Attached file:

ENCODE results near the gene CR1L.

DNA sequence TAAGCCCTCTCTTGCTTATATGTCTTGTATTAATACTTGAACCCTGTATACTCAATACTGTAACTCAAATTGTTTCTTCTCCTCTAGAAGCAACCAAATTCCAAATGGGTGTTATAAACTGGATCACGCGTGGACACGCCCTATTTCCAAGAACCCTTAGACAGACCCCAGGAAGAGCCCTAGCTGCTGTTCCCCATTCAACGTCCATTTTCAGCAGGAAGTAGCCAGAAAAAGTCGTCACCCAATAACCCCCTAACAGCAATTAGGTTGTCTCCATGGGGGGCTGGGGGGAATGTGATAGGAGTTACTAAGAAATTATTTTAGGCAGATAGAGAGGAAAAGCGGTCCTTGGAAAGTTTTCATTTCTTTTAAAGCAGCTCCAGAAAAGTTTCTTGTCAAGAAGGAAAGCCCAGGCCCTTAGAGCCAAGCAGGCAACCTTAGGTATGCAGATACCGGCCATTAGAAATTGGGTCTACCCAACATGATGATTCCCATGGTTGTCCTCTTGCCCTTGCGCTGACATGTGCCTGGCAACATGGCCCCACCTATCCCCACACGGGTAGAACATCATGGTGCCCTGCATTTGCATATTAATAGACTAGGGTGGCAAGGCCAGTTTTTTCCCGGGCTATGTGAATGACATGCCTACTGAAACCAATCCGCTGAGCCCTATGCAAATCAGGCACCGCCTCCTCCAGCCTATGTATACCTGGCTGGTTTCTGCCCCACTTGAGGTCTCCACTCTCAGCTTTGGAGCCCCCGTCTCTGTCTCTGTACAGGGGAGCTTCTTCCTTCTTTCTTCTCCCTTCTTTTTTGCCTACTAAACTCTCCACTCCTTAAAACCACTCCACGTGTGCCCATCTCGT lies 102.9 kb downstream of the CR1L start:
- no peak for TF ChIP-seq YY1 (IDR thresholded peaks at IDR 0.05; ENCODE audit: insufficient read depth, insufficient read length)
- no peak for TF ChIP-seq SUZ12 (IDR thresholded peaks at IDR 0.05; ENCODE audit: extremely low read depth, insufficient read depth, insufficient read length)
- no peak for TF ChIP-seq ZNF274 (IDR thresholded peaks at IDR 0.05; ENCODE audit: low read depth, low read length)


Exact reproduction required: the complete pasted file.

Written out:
ENCODE results near the gene CR1L.

DNA sequence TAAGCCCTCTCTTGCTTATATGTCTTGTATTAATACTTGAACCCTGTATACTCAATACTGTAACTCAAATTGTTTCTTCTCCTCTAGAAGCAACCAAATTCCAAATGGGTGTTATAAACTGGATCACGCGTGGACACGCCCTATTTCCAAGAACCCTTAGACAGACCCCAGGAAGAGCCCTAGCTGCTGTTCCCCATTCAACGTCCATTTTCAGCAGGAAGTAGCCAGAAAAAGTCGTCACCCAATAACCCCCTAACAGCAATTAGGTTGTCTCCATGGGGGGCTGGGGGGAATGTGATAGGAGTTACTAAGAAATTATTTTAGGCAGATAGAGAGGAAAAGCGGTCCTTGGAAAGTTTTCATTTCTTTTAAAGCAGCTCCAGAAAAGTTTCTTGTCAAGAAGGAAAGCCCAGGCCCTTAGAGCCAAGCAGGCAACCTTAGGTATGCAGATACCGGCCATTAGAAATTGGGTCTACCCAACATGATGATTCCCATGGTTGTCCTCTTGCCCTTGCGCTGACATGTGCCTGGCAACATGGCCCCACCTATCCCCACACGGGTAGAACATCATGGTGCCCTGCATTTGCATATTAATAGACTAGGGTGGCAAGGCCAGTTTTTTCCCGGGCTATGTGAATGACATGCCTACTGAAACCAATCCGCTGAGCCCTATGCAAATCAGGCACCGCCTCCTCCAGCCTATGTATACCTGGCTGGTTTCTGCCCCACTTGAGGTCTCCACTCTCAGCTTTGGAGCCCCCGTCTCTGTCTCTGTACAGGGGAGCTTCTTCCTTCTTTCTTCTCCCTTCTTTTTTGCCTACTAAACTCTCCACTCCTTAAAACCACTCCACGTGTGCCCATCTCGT lies 102.9 kb downstream of the CR1L start:
- no peak for TF ChIP-seq YY1 (IDR thresholded peaks at IDR 0.05; ENCODE audit: insufficient read depth, insufficient read length)
- no peak for TF ChIP-seq SUZ12 (IDR thresholded peaks at IDR 0.05; ENCODE audit: extremely low read depth, insufficient read depth, insufficient read length)
- no peak for TF ChIP-seq ZNF274 (IDR thresholded peaks at IDR 0.05; ENCODE audit: low read depth, low read length)